In the elderly population, cognitive impairment is associated with poorer survival compared with normal cognition.1-3 However, subjects with cognitive impairment are usually older, and their health is poorer than that of their cognitively unimpaired peers,1-4 leading to the hypothesis that age and diseases (such as depression, vascular diseases, diabetes, or physical comorbidity in general) rather than cognitive impairment per se might be responsible for the differential mortality.5-7 Depressive symptoms are important predictive factors of mortality when cognitive function is impaired.8

In a cohort with 9 years of follow-up, data evidenced the effect of several psychiatric problems (i.e., major depression, alcohol abuse or dependence, and schizophrenia) by demonstrating increased likelihood of mortality.9 A systematic review of the literature on depression, depressive symptoms and mortality in persons aged 65 and over living in the community showed that diagnosed depression was associated with increased mortality.10 On the other hand, psychological indices were not related to mortality risk11 and symptoms of depression were not associated with mortality in a cohort of older adults.12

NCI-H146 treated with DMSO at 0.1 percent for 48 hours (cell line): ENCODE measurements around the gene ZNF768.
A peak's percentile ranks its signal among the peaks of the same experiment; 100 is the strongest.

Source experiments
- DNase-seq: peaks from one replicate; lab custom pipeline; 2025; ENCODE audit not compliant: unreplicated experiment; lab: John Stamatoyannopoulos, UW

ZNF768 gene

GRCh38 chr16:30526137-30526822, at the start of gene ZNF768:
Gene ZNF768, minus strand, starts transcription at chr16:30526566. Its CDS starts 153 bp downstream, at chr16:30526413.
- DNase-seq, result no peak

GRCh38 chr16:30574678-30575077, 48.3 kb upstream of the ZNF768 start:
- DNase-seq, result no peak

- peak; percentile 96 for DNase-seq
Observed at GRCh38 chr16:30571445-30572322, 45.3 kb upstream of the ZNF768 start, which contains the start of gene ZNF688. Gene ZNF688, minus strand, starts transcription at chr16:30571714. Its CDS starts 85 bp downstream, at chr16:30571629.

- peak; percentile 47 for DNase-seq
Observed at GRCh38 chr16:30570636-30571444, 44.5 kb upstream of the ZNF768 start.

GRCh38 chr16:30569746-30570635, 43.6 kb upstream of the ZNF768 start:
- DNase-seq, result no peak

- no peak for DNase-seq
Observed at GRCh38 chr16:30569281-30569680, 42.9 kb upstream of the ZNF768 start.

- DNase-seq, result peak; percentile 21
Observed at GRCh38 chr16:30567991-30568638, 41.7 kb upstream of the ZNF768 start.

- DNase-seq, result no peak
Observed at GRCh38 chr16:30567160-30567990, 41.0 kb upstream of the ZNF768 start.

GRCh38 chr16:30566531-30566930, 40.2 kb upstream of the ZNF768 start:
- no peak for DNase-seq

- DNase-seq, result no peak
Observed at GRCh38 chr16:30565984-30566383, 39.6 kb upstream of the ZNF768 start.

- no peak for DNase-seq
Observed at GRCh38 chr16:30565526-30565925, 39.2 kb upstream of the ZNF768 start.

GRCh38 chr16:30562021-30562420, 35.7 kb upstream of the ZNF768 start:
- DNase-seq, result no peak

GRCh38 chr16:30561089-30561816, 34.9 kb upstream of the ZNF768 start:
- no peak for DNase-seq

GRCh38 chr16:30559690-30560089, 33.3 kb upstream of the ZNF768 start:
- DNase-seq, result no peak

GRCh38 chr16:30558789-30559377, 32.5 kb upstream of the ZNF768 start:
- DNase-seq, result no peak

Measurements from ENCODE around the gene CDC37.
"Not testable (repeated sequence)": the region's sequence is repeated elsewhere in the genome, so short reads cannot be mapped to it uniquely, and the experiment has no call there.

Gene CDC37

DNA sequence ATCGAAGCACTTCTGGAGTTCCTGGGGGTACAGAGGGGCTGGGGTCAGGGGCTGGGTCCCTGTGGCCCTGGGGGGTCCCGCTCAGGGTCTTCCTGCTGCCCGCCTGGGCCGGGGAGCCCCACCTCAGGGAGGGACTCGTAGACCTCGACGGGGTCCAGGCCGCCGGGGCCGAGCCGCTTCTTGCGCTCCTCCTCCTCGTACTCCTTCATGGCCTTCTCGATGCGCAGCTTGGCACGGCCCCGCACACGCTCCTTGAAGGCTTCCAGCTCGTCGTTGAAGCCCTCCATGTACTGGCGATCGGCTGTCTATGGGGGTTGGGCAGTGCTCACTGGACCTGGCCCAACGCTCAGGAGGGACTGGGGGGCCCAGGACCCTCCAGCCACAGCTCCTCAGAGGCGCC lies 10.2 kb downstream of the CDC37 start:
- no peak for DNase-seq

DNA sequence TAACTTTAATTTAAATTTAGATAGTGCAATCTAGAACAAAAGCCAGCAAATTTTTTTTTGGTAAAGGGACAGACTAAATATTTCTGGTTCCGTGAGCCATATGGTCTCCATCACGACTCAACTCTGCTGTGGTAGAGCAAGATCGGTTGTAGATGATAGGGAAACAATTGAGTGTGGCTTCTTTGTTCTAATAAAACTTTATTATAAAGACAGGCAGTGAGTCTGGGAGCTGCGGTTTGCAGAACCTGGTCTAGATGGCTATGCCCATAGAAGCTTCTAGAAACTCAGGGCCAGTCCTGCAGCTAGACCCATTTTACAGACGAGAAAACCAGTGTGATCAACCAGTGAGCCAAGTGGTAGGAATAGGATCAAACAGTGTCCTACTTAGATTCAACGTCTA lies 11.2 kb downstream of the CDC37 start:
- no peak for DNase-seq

The main objective of this study was to evaluate the association of general psychiatric and depressive symptoms with mortality in an elderly cohort in Southern Brazil.